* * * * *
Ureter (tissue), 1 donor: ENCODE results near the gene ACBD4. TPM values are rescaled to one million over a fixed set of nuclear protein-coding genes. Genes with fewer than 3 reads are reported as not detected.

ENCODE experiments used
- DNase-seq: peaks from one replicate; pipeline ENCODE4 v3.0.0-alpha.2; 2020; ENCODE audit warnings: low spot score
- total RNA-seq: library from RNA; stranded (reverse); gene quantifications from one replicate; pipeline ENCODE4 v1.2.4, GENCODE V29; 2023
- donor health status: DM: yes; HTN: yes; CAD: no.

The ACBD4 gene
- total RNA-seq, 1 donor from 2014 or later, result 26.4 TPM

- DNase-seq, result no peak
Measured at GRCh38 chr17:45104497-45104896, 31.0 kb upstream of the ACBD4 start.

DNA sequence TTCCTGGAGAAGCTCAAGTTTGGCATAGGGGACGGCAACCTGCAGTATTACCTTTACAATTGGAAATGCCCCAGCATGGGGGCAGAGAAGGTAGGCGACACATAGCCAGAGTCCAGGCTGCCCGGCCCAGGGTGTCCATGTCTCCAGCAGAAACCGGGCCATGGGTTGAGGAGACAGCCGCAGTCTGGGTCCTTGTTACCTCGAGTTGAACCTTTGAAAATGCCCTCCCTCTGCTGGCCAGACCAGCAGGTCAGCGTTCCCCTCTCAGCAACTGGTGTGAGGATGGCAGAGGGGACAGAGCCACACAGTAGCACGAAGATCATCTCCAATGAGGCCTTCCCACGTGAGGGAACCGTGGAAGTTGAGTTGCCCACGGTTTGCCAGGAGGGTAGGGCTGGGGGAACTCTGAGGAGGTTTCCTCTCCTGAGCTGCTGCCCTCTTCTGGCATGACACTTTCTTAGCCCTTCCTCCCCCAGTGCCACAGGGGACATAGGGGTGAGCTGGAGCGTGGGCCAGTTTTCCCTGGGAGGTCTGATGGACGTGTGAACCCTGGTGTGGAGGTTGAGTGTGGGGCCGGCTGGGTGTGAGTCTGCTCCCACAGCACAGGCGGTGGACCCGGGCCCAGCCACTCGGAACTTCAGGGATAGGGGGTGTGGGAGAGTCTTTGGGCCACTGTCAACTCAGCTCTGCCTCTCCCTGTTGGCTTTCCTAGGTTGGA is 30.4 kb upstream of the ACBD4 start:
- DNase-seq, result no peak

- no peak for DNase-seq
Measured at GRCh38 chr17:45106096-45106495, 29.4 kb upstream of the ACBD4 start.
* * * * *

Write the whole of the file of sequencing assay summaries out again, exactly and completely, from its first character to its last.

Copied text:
Ureter (tissue), 1 donor: ENCODE results near the gene ACBD4. TPM values are rescaled to one million over a fixed set of nuclear protein-coding genes. Genes with fewer than 3 reads are reported as not detected.

ENCODE experiments used
- DNase-seq: peaks from one replicate; pipeline ENCODE4 v3.0.0-alpha.2; 2020; ENCODE audit warnings: low spot score
- total RNA-seq: library from RNA; stranded (reverse); gene quantifications from one replicate; pipeline ENCODE4 v1.2.4, GENCODE V29; 2023
- donor health status: DM: yes; HTN: yes; CAD: no.

The ACBD4 gene
- total RNA-seq, 1 donor from 2014 or later, result 26.4 TPM

- DNase-seq, result no peak
Measured at GRCh38 chr17:45104497-45104896, 31.0 kb upstream of the ACBD4 start.

DNA sequence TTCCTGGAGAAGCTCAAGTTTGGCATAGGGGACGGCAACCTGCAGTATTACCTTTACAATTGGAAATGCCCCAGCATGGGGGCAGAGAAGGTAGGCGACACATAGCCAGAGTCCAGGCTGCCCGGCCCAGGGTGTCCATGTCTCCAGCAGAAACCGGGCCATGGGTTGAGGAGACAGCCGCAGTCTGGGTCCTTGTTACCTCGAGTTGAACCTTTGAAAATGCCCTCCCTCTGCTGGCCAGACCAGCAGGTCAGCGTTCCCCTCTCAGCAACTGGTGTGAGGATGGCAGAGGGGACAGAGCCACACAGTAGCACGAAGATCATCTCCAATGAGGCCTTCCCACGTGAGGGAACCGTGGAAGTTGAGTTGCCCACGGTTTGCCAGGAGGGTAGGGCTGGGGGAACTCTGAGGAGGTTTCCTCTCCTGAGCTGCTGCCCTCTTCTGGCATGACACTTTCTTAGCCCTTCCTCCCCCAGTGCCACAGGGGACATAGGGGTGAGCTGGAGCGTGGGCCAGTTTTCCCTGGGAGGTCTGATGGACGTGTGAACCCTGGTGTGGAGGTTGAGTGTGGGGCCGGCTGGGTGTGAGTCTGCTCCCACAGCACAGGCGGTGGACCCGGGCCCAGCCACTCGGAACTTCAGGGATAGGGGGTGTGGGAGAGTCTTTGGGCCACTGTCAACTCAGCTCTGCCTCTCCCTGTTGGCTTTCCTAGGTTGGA is 30.4 kb upstream of the ACBD4 start:
- DNase-seq, result no peak

- no peak for DNase-seq
Measured at GRCh38 chr17:45106096-45106495, 29.4 kb upstream of the ACBD4 start.